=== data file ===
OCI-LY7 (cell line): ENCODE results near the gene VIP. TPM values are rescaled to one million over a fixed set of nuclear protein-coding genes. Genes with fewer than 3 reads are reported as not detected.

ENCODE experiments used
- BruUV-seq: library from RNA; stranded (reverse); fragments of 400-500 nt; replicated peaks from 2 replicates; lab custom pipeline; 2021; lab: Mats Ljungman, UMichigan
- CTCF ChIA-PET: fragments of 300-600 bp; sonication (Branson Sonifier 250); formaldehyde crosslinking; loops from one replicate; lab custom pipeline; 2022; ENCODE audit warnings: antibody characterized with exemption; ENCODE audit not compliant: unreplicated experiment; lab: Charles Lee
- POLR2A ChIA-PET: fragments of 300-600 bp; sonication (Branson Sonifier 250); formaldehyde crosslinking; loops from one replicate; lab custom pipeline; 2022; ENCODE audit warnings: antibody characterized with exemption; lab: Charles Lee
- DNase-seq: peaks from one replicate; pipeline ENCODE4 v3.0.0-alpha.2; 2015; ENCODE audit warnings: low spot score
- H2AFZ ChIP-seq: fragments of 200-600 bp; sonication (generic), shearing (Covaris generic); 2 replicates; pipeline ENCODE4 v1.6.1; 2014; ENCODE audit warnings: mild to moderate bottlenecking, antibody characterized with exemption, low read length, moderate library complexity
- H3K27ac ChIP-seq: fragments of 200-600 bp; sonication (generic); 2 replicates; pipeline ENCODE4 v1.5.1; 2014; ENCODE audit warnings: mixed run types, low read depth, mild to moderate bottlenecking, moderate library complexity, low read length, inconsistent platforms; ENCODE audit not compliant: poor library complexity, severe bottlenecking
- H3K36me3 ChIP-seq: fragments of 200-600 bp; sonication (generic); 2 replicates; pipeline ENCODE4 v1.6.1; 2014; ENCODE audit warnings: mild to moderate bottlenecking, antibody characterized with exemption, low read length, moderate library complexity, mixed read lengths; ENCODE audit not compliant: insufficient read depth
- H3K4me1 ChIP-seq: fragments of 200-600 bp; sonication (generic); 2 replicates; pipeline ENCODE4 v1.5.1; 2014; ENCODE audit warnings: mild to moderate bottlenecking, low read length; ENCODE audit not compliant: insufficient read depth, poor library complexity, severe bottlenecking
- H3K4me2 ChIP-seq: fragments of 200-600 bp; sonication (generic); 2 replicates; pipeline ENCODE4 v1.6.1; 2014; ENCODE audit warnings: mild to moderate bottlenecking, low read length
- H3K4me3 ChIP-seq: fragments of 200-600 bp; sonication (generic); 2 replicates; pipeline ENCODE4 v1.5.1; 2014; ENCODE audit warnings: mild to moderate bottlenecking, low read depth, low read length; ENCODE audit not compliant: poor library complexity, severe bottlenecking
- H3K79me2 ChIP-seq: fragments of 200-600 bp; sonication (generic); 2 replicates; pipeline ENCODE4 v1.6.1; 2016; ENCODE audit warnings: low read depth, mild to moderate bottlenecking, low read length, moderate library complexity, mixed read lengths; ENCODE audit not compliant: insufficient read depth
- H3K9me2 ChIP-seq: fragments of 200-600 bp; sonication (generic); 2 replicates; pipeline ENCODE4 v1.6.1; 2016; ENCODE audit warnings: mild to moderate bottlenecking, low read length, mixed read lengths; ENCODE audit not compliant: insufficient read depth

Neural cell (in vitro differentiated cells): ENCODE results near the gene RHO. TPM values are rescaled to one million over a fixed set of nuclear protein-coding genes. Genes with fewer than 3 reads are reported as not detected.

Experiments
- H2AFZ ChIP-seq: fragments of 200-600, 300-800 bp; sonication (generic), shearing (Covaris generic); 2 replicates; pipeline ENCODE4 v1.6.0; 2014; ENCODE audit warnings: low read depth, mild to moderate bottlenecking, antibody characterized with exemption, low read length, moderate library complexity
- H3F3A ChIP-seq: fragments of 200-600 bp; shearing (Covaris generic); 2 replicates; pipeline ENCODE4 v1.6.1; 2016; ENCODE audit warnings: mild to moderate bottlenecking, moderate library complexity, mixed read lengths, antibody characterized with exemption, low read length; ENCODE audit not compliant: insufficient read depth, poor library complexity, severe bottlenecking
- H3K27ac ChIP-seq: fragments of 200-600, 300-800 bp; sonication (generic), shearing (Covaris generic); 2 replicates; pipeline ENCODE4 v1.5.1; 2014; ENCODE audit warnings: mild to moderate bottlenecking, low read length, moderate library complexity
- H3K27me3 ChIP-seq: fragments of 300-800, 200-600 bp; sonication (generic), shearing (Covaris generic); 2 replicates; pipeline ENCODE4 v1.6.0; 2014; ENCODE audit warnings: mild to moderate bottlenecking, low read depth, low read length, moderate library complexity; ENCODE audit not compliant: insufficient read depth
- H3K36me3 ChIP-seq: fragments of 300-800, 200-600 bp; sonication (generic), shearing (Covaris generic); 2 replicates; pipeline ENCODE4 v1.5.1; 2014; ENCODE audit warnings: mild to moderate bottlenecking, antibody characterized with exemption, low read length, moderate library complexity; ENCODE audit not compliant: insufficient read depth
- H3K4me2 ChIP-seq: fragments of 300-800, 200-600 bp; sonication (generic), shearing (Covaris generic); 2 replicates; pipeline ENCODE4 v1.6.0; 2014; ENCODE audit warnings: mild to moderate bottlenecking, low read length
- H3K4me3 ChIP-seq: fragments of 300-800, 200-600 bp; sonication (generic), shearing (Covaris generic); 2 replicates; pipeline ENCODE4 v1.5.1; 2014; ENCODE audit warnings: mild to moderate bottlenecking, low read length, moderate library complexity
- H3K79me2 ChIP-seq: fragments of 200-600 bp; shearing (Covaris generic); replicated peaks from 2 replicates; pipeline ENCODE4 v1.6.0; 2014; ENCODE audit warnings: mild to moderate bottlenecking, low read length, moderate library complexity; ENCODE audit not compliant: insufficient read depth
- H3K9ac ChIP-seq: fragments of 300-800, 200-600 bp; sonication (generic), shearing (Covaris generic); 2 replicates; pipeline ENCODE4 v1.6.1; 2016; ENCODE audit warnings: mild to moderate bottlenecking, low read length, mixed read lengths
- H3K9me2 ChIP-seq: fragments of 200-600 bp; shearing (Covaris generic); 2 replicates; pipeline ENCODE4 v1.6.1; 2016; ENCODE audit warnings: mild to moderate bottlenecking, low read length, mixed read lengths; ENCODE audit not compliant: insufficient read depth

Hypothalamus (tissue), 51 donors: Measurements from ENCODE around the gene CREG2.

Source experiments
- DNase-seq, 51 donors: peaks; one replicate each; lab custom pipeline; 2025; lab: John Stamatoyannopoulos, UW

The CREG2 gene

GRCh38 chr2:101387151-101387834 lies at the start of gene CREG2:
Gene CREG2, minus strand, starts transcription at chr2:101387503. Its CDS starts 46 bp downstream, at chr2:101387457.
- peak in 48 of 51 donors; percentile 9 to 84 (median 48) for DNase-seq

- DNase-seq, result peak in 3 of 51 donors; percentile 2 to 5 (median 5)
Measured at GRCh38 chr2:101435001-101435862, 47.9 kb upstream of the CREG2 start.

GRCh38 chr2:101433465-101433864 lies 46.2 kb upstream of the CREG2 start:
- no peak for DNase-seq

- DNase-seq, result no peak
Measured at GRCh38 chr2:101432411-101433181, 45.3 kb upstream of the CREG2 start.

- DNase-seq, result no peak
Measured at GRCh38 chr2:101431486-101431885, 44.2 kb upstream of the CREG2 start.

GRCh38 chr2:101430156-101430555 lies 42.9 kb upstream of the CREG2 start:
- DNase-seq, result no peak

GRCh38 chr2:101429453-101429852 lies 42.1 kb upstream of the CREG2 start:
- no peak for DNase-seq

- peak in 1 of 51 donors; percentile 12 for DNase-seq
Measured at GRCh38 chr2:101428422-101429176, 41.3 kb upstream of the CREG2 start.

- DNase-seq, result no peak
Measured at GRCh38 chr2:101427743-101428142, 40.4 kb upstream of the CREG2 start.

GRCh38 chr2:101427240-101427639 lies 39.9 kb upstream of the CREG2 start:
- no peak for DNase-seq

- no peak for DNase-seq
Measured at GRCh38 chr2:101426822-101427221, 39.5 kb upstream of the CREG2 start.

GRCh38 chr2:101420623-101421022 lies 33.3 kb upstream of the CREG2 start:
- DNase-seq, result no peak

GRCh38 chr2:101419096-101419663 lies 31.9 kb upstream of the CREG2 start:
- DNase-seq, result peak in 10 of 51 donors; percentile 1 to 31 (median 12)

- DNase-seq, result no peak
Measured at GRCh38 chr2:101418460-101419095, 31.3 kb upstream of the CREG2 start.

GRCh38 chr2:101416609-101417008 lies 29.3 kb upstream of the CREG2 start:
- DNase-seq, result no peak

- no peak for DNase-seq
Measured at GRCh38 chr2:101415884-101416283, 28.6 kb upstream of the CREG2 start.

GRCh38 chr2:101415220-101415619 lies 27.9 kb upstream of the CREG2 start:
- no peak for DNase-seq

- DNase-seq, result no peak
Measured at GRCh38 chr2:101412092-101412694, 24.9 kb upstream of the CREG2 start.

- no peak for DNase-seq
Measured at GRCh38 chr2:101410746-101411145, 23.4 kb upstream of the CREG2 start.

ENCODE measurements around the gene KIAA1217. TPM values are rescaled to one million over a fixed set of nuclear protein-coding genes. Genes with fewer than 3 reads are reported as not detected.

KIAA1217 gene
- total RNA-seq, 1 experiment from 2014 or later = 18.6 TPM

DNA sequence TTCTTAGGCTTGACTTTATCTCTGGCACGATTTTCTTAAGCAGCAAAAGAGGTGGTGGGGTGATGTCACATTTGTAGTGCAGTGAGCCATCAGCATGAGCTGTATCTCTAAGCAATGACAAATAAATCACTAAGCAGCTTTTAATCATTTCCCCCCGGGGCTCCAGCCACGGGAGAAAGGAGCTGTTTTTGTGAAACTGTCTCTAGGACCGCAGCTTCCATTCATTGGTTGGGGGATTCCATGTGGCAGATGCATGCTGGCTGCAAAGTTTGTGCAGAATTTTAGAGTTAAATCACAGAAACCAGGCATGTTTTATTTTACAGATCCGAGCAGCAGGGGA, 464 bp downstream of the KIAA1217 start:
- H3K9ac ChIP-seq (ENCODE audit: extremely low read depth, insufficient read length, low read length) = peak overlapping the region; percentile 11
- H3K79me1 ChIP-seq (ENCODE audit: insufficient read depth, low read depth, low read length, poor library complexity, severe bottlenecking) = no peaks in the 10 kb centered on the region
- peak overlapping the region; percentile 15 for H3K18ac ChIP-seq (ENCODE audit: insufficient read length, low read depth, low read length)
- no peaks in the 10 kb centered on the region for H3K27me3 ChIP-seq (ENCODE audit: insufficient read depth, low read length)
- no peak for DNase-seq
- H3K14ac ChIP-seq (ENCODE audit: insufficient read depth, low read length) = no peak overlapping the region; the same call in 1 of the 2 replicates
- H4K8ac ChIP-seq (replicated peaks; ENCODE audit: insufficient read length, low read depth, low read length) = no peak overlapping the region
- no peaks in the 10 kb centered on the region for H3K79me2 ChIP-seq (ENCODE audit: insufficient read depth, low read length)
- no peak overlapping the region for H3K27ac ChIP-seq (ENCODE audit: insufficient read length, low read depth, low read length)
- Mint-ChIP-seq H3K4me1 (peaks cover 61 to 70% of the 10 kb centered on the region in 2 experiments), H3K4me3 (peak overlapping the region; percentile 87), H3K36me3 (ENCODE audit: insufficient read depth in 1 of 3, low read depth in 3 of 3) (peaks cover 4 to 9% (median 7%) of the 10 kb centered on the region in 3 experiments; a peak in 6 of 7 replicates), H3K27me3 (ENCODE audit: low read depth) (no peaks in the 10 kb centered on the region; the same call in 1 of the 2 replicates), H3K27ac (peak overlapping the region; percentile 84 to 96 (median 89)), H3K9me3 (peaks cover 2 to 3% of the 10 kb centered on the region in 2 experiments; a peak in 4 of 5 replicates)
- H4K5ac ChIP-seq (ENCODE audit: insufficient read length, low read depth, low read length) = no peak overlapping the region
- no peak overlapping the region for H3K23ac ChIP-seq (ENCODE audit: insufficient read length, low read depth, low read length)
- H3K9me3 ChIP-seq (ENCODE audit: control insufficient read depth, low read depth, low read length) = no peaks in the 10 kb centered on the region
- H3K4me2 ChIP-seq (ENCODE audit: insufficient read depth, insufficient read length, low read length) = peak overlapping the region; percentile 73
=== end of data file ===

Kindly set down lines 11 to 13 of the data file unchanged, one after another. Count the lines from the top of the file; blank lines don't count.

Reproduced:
- H3K4me2 ChIP-seq: fragments of 200-600 bp; sonication (generic); 2 replicates; pipeline ENCODE4 v1.6.1; 2014; ENCODE audit warnings: mild to moderate bottlenecking, low read length
- H3K4me3 ChIP-seq: fragments of 200-600 bp; sonication (generic); 2 replicates; pipeline ENCODE4 v1.5.1; 2014; ENCODE audit warnings: mild to moderate bottlenecking, low read depth, low read length; ENCODE audit not compliant: poor library complexity, severe bottlenecking
- H3K79me2 ChIP-seq: fragments of 200-600 bp; sonication (generic); 2 replicates; pipeline ENCODE4 v1.6.1; 2016; ENCODE audit warnings: low read depth, mild to moderate bottlenecking, low read length, moderate library complexity, mixed read lengths; ENCODE audit not compliant: insufficient read depth